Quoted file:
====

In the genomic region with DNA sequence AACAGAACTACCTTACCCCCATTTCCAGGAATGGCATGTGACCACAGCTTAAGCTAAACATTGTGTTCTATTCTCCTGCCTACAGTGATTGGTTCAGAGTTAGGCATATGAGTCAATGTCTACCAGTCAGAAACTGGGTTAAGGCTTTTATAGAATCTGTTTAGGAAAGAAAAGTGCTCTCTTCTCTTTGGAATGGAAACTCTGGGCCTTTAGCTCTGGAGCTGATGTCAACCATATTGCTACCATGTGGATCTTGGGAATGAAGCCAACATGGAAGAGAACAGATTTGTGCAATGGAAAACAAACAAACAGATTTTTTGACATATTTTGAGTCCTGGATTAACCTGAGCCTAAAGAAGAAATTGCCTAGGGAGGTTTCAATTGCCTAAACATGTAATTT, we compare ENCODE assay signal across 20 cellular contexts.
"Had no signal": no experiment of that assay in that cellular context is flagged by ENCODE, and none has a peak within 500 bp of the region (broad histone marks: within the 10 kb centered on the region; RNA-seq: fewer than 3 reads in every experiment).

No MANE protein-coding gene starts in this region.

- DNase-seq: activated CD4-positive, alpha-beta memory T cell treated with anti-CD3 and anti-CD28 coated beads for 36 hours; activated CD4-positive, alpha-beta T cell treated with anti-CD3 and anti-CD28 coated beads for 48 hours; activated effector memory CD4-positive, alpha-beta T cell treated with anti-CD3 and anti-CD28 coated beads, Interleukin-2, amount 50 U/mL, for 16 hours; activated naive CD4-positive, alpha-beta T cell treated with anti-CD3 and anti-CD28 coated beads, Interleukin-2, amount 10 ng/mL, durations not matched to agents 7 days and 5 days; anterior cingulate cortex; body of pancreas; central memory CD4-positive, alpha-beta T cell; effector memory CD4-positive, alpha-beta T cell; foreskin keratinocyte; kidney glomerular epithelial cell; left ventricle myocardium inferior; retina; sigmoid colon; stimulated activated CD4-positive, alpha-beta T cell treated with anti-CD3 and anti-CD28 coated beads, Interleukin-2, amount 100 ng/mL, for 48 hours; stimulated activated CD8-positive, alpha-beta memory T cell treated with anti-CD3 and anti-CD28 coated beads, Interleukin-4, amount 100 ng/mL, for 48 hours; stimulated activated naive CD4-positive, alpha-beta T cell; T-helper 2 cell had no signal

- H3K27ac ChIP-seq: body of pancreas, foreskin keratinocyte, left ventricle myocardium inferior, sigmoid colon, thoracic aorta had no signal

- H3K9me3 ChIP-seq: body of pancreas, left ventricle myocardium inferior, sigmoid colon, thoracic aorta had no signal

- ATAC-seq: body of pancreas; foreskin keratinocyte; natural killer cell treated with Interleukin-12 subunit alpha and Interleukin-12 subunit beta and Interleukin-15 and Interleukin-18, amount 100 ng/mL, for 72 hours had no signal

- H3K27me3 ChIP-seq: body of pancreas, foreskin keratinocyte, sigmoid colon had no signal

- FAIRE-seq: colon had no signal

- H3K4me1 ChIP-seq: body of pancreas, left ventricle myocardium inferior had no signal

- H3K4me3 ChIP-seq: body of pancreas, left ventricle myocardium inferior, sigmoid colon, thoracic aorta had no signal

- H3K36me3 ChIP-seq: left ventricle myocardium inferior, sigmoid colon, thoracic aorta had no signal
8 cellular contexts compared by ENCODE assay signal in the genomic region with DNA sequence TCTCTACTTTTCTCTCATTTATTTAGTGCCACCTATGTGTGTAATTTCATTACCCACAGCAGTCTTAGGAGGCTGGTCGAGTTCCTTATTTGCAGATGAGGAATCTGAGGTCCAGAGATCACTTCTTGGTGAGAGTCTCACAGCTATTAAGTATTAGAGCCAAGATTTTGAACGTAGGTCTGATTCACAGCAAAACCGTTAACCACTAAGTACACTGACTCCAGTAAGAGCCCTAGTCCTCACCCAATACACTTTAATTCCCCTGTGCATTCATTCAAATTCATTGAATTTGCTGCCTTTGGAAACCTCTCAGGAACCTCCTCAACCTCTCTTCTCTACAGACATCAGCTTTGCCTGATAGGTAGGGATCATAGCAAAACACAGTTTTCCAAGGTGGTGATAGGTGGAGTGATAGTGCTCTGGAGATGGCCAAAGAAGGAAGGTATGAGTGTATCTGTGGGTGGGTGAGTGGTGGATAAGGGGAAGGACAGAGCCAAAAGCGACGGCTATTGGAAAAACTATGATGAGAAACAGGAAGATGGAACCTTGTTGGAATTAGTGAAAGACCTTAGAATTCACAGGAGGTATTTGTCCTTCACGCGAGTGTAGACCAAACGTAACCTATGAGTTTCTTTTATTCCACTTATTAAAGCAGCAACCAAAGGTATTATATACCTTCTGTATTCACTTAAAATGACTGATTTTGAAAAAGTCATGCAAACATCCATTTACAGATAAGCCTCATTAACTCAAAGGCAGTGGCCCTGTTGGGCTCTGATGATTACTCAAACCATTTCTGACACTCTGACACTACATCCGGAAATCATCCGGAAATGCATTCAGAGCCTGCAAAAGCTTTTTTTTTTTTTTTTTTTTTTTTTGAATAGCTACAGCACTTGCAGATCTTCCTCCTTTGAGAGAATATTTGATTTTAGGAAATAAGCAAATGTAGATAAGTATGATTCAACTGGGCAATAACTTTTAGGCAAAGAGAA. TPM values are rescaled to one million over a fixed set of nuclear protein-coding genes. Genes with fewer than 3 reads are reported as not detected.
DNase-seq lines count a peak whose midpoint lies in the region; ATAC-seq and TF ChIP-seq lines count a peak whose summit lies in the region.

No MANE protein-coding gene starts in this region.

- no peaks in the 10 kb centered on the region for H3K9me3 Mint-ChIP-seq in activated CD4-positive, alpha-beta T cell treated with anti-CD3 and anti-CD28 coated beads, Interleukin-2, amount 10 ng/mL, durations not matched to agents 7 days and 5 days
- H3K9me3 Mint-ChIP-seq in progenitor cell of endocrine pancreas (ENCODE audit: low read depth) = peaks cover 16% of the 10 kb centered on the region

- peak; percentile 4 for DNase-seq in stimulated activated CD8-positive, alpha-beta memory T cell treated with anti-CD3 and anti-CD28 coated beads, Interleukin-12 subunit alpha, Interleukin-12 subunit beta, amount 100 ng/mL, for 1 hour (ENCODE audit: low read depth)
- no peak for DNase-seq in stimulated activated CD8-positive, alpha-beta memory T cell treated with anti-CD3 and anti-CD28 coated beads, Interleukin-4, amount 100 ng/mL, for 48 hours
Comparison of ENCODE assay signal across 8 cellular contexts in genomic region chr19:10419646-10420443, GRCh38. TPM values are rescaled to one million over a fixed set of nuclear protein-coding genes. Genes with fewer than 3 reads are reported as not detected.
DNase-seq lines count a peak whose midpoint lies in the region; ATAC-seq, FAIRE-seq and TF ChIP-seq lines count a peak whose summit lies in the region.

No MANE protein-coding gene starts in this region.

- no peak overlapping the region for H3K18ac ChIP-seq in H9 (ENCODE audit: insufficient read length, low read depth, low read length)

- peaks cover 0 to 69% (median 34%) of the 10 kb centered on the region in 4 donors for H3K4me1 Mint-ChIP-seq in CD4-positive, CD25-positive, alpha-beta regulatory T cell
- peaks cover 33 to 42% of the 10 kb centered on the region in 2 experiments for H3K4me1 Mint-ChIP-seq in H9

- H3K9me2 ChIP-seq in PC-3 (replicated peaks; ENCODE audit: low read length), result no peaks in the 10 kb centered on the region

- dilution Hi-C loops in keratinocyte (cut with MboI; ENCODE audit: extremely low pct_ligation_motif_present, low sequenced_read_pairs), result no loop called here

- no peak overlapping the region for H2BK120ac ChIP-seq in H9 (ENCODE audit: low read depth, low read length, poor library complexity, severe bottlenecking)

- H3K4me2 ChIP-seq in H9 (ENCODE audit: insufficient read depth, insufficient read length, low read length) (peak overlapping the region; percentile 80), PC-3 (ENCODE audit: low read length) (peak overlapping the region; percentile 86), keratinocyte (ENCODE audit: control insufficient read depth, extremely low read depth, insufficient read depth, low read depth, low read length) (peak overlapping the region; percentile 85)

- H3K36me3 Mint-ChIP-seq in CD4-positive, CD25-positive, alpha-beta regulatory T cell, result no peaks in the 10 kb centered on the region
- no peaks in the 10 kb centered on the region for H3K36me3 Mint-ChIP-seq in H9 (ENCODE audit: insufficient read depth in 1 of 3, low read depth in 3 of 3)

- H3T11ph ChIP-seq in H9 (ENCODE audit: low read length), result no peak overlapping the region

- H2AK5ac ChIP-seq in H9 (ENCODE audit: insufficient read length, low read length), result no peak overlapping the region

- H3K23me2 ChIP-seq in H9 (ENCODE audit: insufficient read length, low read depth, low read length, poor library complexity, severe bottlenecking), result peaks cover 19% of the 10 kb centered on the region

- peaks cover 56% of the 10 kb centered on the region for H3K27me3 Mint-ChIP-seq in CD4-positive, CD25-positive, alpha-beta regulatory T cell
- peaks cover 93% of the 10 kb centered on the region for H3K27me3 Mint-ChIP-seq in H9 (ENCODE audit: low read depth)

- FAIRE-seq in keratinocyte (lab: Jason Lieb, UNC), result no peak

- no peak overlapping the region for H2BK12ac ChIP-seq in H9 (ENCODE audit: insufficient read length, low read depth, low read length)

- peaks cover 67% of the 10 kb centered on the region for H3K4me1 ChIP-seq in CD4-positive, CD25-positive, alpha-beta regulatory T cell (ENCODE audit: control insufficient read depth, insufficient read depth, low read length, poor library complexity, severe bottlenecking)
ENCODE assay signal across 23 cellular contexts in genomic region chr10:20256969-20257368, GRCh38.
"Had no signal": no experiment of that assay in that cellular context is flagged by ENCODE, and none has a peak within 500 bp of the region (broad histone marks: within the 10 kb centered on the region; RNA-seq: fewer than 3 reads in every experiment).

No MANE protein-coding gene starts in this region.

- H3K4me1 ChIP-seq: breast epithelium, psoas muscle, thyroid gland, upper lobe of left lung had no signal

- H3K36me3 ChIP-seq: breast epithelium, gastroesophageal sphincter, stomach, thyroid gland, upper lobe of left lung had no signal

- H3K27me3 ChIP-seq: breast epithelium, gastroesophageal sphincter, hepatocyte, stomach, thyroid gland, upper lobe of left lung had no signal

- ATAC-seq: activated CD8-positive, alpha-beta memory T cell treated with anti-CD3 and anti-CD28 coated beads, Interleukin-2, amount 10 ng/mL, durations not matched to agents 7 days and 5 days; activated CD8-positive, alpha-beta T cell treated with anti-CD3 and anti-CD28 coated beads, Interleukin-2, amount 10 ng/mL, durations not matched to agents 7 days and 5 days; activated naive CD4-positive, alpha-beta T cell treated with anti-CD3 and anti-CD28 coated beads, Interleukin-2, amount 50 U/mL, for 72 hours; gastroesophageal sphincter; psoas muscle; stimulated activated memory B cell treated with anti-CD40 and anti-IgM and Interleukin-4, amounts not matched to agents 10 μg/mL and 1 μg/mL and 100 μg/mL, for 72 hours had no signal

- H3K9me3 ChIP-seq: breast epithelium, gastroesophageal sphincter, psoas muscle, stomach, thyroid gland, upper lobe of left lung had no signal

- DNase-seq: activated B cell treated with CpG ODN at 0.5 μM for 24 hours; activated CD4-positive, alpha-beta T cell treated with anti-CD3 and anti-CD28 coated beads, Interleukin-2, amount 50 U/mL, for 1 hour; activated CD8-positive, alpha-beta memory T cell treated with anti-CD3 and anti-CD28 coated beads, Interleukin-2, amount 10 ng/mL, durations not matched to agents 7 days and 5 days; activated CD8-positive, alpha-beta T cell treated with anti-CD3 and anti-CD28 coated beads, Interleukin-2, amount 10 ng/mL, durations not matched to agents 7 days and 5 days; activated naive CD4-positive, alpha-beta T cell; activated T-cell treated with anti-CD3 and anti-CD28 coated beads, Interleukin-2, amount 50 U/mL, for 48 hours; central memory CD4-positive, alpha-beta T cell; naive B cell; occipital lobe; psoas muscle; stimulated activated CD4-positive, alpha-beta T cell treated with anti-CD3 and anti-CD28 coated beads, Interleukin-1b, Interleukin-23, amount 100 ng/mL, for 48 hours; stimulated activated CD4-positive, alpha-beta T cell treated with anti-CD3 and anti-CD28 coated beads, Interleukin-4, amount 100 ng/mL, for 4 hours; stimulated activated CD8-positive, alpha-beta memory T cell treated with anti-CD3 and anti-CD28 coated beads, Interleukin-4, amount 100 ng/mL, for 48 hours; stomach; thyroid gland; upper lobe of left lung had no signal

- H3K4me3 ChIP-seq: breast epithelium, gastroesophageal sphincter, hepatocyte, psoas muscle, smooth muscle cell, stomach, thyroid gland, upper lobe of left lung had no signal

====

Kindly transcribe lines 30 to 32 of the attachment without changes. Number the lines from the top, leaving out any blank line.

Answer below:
- H3K36me3 Mint-ChIP-seq in CD4-positive, CD25-positive, alpha-beta regulatory T cell, result no peaks in the 10 kb centered on the region
- no peaks in the 10 kb centered on the region for H3K36me3 Mint-ChIP-seq in H9 (ENCODE audit: insufficient read depth in 1 of 3, low read depth in 3 of 3)

- H3T11ph ChIP-seq in H9 (ENCODE audit: low read length), result no peak overlapping the region